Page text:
So many things are affected by dog breeding, good or bad. This is true with the German Shepherd and most – if not all – other breeds as well. Since we have bred GSDs for nearly 30 years, we’ll take a look at this subject with the GSD in mind. Much of the same can be said for other breeds as well.
Everything – from the shape of the head, whether the ears are erect or floppy, skeletal structure, color, quality of the coat, the number of “heats” the female has per year, temperament, social ability or lack thereof – is all affected by the selection of the breeding pair. Granted, the environment and training can affect many things as well…but neither of these can overcome a poor specimen.
Let’s talk a little more specifically.
- Health. From hip dysplasia to pannus to heart issues to dental health, breeding either improves or diminishes the quality of the dog. Many health concerns within the breed are due to a “bottleneck” effect within the gene pool. These health issues are passed on to generation after generation for decades…or longer. Genetic testing is easily and inexpensively available these days…there’s no excuse for perpetuating health maladies into the population. Health screening – if breeders would just do it (serious breeders do) – would greatly enhance the health of the breed. Pups from a health-screened litter will cost you more up front but it will save you hundreds if not thousands in vet bills later.
- Trainability. Yes, the ease in which GSDs are trained is largely genetic as well. The original GSD was purposely bred to be easily trainable. These days, though, there is a large number of GSDs that are so stubborn that they are nearly uncontrollable. It takes the fun out of owning a Shepherd. It negatively affects the relationship between dog and owner. From teaching the Sit to the “Out” on the bite sleeve, breeding affects it all. Trainable dogs are not only a joy to work with but also reduce tension in the human/canine bond. The constant struggle to be in control can be very frustrating and to give up the fight for control is disastrous.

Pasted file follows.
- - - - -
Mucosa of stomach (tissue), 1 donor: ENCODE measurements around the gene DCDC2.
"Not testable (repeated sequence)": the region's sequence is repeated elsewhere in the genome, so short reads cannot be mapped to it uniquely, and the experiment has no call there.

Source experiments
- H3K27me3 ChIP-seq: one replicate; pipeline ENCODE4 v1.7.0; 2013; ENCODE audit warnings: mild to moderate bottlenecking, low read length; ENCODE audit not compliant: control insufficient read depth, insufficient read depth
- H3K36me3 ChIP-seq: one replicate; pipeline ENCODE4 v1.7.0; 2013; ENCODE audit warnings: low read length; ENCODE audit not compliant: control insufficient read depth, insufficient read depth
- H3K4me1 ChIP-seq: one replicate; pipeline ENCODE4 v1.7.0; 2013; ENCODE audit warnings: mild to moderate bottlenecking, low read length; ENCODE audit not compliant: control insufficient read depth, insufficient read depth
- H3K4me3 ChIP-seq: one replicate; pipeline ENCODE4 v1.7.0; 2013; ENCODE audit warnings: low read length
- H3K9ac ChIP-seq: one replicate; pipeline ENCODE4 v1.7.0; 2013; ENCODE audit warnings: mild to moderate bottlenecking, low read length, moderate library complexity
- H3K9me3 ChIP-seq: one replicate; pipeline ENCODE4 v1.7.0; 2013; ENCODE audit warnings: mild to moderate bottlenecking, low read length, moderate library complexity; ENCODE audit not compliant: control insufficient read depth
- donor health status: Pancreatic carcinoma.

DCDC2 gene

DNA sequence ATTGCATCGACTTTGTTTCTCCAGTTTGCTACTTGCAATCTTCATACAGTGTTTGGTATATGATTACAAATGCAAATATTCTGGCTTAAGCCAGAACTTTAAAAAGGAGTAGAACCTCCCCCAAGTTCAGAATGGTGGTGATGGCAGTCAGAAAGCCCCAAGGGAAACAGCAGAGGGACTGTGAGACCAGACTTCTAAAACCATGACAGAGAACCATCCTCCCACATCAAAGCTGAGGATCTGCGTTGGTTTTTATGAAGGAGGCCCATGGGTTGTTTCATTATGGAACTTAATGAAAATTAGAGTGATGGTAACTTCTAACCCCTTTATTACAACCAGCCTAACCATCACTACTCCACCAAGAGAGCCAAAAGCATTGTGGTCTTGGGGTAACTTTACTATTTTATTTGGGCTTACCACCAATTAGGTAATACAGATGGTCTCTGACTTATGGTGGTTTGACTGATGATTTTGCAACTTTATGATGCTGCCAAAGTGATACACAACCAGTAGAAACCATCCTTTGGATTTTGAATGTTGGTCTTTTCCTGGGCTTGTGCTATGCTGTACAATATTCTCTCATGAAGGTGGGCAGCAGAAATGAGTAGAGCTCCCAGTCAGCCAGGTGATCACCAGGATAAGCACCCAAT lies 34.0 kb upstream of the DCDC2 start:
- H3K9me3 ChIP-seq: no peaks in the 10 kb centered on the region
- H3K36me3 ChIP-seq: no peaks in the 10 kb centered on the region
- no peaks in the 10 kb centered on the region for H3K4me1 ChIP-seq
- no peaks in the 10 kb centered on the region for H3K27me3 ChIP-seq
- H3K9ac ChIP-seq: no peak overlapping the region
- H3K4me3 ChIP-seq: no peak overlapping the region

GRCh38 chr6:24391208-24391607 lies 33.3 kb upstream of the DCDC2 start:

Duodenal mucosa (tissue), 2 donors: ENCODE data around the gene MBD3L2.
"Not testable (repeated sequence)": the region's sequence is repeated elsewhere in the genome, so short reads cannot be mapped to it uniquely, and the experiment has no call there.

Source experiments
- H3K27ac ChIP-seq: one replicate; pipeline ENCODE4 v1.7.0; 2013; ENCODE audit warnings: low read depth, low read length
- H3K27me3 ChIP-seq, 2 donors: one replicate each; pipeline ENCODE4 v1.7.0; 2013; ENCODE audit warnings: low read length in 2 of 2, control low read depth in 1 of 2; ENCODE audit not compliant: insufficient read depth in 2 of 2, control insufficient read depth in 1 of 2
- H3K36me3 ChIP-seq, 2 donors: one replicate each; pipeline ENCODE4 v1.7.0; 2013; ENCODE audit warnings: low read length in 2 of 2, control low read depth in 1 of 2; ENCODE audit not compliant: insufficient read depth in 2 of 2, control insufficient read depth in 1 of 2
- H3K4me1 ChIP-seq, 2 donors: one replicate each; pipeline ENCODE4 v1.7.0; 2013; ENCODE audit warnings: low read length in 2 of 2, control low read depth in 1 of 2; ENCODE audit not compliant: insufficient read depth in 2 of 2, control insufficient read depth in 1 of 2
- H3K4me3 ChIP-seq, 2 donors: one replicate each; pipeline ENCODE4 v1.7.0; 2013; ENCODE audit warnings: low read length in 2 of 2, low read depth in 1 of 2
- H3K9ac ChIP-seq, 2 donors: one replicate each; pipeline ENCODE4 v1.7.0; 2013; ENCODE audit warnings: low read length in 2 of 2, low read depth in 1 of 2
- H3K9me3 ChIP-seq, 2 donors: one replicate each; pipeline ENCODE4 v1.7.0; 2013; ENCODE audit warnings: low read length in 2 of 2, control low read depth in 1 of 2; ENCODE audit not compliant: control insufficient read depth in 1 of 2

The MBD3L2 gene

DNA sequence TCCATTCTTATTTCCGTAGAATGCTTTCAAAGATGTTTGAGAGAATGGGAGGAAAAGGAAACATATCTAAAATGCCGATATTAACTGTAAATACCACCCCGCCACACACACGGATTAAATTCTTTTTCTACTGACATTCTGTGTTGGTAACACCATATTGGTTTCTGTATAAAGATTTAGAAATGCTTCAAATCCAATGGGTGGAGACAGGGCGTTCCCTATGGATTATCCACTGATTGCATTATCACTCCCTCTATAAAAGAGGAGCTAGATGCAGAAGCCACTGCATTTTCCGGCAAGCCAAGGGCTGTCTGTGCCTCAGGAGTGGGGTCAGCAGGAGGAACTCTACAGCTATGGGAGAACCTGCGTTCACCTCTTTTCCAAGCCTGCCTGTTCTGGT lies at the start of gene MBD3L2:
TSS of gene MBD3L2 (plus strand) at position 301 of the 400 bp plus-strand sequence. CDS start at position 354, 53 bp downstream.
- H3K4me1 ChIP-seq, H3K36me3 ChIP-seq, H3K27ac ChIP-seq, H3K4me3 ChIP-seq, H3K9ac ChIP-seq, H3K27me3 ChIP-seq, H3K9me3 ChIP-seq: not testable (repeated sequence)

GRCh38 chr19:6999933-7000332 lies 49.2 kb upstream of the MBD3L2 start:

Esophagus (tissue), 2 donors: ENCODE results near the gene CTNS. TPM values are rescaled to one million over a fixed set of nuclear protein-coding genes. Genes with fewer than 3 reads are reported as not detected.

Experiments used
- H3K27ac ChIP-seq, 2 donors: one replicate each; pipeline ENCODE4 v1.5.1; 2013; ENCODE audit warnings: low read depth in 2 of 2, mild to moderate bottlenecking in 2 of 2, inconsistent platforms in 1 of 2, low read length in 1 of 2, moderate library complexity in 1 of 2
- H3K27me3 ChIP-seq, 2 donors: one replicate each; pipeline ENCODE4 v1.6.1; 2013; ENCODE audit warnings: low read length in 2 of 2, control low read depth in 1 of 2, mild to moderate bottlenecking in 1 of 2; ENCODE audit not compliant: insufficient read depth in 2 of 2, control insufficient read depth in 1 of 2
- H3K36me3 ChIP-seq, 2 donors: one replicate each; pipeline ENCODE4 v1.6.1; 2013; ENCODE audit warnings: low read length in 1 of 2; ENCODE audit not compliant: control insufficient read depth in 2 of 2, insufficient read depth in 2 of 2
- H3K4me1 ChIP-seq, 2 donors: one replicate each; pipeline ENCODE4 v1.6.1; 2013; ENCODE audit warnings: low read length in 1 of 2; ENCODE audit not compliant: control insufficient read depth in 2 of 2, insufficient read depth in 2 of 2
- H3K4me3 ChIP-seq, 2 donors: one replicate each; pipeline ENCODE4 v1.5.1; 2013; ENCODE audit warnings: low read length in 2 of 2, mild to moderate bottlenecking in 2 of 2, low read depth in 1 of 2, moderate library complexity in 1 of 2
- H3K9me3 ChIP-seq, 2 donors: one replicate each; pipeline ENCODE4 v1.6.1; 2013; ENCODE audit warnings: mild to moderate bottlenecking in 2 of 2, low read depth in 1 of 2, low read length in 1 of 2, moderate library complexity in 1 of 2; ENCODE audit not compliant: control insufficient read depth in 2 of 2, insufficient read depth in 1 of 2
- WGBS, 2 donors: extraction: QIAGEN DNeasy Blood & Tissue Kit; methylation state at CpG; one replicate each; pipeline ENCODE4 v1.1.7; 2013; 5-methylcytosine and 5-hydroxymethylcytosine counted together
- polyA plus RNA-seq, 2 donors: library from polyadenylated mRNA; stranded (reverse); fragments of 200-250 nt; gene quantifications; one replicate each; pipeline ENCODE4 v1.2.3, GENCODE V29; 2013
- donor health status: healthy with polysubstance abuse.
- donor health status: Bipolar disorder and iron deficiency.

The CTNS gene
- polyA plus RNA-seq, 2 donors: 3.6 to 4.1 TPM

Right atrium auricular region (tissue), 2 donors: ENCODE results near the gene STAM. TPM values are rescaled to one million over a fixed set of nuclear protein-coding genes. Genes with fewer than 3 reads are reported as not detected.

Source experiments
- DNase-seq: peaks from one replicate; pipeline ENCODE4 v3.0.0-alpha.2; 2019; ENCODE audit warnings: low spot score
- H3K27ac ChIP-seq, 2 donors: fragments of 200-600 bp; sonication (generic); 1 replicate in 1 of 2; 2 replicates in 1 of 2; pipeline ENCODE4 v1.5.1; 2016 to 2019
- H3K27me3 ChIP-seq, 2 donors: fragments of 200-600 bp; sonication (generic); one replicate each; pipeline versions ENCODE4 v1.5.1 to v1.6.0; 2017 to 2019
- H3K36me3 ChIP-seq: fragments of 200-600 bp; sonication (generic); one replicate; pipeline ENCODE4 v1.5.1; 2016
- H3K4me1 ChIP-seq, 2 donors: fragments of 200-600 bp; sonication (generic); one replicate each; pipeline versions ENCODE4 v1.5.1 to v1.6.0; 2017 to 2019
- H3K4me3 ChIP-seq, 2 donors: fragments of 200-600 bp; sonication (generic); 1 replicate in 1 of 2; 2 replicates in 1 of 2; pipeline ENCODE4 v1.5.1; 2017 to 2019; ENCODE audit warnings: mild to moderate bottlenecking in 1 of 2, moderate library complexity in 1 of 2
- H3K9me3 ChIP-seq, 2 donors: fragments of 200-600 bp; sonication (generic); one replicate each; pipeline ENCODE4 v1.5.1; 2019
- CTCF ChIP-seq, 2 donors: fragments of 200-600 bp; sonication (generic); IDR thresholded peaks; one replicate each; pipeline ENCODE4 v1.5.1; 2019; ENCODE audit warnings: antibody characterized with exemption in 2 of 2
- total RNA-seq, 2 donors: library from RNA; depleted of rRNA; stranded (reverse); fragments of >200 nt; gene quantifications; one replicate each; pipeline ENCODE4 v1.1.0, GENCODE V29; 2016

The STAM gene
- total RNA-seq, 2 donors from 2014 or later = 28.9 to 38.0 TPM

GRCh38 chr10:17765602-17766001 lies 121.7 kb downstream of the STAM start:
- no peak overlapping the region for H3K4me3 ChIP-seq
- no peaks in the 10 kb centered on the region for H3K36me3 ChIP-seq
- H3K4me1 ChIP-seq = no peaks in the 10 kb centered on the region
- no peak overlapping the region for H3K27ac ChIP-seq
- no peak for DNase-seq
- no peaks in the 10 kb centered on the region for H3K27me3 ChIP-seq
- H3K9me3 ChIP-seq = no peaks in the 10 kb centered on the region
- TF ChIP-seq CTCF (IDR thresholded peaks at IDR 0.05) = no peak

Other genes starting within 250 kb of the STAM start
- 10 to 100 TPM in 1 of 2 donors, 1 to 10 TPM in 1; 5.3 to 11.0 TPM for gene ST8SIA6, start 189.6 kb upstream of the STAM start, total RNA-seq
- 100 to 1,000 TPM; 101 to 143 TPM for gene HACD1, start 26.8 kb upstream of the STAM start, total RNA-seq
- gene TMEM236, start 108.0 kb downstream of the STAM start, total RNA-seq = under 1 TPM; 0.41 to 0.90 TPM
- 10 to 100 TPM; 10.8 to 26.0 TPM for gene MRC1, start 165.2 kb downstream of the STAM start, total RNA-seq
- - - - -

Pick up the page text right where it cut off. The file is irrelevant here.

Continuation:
- Confidence. GSDs these days are unfortunately known for their timidity, snapping, and being untrustworthy around children or even strangers. This is especially true with GSDs from American or British lineage. Many West German dogs also suffer from this disorder as well. Yes, good socialization as a puppy can help the dog become more comfortable however socialization will never overcome bad nerves that are genetically hardwired into the dog. The GSD is supposed to be a confident animal. Confident dogs are not quick to bite, are not “snappers,” and can handle stress (from ear-pulling toddlers to thunderstorms to intruders) much more positively than their timid counterparts. If the parents are stressed and timid, chances are very high that your pup will be timid and easily stressed as well. He isn’t going to “outgrow” it.
- Working Ability. Bloodline is so critical in choosing a working dog, whether it be a personal protection dog or a police K9. With few exceptions, GSDs from American or British breeding cannot consistently produce working-caliber dogs. These bloodlines focus upon the looks (color, topline) of the dog and tend to ignore the qualities needed for true work. If you’re wanting a dog capable of defending your family, you’ll want to get one from a true working line (not West German), True working lines (such as German working line and/or Czech lines) have many generations of proven working dogs that possess the drives needed to be a dependable worker. See our related article on the difference in the GSD bloodlines.
We have several articles on our DogBlog to help you make a wise choice in selecting a breeder who takes things seriously and isn’t just after the money.
Furthermore, if you could bear with us a moment ????, we take our breeding program very seriously and are committed to providing a well-balanced GSD that can fit into a home setting as well as strong K9 workers who can confidently take down a suspect on the street. We’d be honored if you would consider us for your next German Shepherd. Check out our For Sale page or call us at 812-650-2394.